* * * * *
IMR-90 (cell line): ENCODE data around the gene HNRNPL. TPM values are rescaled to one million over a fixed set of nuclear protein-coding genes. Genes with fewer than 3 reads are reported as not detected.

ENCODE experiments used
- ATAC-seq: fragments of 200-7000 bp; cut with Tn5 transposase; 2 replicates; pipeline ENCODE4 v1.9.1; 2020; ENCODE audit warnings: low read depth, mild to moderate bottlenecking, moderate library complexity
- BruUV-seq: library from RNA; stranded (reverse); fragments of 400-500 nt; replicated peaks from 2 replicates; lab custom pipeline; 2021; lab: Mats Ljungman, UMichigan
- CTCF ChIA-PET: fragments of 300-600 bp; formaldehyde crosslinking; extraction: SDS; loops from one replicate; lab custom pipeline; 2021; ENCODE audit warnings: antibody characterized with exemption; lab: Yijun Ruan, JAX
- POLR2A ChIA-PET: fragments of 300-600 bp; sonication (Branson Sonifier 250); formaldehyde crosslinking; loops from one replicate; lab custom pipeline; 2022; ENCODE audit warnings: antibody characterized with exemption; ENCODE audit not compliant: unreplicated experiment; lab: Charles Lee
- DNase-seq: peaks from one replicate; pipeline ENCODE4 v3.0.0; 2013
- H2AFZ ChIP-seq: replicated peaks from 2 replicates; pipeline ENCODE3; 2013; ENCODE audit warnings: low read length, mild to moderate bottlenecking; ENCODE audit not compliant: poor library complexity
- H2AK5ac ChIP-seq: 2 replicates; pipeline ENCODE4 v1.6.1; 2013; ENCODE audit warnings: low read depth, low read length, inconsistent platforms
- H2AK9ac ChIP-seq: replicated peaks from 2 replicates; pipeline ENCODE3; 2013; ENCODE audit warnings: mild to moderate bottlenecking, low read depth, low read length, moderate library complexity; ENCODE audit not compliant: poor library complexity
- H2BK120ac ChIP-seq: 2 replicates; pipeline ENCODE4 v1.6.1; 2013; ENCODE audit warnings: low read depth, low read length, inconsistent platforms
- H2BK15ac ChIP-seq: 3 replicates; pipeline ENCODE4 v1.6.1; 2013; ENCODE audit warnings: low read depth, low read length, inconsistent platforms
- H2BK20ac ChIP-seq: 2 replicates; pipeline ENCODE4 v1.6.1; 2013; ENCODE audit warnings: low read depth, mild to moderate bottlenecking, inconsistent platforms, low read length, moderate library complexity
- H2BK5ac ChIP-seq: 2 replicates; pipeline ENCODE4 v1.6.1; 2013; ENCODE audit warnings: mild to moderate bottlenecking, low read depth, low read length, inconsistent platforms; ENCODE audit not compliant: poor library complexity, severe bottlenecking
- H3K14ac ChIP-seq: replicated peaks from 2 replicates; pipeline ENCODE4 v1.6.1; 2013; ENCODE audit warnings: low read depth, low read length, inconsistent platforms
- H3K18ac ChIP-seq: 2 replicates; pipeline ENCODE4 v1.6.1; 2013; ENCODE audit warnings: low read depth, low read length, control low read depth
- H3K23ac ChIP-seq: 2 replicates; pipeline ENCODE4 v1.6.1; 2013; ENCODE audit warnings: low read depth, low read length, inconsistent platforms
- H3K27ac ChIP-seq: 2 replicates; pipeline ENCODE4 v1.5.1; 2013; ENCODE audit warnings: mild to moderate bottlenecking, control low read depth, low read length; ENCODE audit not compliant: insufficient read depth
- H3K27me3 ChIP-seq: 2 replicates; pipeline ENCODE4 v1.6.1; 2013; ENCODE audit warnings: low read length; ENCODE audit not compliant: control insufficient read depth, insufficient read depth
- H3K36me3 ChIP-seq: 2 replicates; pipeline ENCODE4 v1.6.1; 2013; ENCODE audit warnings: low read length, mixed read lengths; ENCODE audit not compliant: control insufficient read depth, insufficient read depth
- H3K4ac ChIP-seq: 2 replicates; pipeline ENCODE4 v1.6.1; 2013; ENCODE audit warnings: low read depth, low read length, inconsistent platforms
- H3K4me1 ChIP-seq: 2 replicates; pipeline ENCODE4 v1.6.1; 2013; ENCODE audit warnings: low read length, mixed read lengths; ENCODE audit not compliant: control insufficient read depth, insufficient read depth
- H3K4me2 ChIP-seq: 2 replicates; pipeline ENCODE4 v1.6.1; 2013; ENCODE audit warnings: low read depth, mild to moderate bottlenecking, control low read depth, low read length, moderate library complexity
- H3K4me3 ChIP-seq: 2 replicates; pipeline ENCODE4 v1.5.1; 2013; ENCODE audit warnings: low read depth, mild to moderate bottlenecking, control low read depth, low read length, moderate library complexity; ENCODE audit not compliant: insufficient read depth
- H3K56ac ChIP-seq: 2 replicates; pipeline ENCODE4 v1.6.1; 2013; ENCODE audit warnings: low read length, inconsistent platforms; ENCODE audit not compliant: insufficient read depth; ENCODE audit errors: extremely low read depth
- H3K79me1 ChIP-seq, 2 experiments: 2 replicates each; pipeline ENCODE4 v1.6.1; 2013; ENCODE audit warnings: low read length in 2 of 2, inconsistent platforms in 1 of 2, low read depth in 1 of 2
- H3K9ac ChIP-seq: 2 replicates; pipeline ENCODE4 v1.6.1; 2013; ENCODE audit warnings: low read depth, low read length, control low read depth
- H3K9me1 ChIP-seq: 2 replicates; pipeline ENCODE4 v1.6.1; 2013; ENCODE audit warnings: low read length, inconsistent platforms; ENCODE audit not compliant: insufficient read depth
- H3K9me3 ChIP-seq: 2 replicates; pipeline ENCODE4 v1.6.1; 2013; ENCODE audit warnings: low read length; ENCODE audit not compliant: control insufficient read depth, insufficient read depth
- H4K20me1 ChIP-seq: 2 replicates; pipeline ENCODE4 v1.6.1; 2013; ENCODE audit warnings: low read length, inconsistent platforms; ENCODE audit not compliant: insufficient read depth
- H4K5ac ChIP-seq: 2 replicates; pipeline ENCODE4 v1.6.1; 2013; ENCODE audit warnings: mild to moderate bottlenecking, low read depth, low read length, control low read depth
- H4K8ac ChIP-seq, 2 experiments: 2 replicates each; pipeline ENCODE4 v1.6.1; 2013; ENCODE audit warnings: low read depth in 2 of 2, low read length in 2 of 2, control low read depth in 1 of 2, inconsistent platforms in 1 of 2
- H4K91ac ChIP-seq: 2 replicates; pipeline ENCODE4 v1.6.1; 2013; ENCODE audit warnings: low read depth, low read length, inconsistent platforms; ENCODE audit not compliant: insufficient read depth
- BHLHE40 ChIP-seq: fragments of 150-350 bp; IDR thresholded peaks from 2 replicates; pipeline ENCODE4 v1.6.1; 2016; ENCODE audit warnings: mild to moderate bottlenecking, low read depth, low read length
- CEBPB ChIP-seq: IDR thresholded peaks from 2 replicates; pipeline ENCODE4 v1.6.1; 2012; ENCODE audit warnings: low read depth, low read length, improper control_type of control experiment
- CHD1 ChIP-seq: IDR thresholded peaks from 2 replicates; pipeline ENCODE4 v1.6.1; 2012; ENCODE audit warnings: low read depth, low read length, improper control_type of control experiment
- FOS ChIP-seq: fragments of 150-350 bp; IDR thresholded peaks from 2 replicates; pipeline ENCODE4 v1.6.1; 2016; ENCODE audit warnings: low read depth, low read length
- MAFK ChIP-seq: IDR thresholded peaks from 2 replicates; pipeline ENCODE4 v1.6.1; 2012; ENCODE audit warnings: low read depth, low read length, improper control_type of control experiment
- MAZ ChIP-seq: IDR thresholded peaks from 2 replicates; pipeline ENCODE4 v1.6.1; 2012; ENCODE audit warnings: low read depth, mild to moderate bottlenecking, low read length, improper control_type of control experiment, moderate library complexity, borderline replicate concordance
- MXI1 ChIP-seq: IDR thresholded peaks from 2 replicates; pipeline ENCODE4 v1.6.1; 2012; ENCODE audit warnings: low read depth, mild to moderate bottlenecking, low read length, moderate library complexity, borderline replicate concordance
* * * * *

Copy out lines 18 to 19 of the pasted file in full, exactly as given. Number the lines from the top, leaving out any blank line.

- H3K27ac ChIP-seq: 2 replicates; pipeline ENCODE4 v1.5.1; 2013; ENCODE audit warnings: mild to moderate bottlenecking, control low read depth, low read length; ENCODE audit not compliant: insufficient read depth
- H3K27me3 ChIP-seq: 2 replicates; pipeline ENCODE4 v1.6.1; 2013; ENCODE audit warnings: low read length; ENCODE audit not compliant: control insufficient read depth, insufficient read depth